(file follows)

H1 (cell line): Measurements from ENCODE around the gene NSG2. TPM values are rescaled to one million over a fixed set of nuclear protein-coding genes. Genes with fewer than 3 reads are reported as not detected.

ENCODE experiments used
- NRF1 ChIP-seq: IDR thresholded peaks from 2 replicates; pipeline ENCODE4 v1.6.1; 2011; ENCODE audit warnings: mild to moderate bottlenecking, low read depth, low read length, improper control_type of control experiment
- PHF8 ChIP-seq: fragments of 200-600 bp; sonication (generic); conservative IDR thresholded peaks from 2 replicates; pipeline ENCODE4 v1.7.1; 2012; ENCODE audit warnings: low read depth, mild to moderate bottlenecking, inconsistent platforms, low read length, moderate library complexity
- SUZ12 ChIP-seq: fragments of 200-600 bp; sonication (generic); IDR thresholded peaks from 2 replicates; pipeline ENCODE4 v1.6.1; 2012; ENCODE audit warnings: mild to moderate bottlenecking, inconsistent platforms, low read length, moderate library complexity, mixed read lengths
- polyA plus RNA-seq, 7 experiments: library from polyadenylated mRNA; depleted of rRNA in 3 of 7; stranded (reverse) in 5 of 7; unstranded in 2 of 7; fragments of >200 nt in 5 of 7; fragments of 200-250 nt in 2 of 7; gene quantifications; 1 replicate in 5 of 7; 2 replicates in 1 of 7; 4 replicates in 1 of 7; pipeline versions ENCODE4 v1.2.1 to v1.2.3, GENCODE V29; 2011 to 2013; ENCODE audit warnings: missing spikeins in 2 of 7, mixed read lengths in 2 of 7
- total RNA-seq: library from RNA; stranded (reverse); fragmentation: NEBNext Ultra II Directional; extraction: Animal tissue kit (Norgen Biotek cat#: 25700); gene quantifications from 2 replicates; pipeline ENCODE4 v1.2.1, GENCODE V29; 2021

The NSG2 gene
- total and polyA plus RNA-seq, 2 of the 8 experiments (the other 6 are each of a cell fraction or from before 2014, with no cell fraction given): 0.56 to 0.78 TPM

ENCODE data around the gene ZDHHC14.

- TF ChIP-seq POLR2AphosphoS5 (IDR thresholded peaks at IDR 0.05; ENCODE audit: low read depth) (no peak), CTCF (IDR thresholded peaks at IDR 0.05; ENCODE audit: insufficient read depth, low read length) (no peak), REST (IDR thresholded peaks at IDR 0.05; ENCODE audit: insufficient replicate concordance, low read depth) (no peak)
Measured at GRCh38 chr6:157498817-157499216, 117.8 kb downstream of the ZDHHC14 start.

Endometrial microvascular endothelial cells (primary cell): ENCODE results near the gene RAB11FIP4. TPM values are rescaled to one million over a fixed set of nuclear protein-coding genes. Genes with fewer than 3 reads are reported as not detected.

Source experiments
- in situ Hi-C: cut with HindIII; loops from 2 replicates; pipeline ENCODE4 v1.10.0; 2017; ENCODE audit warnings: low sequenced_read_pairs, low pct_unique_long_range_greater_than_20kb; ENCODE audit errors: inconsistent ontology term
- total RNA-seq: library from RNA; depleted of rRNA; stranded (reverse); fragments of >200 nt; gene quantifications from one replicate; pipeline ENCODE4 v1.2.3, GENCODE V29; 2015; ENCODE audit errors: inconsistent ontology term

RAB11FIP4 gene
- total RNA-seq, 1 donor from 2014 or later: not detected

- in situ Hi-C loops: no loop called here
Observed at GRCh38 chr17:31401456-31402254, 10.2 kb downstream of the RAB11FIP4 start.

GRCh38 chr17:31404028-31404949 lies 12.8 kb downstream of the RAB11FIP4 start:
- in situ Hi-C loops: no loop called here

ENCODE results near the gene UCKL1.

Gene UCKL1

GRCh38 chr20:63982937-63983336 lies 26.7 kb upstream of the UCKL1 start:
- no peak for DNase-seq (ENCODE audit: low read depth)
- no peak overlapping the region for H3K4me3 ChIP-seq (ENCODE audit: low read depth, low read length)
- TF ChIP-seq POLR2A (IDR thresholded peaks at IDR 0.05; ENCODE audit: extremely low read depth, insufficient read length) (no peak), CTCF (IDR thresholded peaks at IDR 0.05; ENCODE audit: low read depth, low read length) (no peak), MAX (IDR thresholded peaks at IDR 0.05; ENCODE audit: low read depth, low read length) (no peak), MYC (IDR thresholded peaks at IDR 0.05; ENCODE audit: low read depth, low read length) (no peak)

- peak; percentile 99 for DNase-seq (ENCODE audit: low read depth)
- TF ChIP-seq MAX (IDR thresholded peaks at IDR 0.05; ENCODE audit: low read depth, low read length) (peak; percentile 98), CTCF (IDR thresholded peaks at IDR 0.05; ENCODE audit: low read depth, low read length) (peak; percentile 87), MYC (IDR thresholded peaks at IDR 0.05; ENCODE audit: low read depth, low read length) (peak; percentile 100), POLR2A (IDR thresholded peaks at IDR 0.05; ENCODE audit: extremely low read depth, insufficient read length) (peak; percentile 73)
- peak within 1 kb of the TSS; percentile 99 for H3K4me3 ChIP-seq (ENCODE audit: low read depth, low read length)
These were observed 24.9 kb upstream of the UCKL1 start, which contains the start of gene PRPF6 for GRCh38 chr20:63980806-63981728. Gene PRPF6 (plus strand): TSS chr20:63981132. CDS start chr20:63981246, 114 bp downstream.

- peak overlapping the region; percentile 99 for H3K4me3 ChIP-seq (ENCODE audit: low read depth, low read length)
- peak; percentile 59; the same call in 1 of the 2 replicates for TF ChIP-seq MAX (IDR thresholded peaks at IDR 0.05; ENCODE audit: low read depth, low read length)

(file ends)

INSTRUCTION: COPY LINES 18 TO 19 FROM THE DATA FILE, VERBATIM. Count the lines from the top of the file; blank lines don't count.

- total RNA-seq, 1 donor from 2014 or later: not detected

- in situ Hi-C loops: no loop called here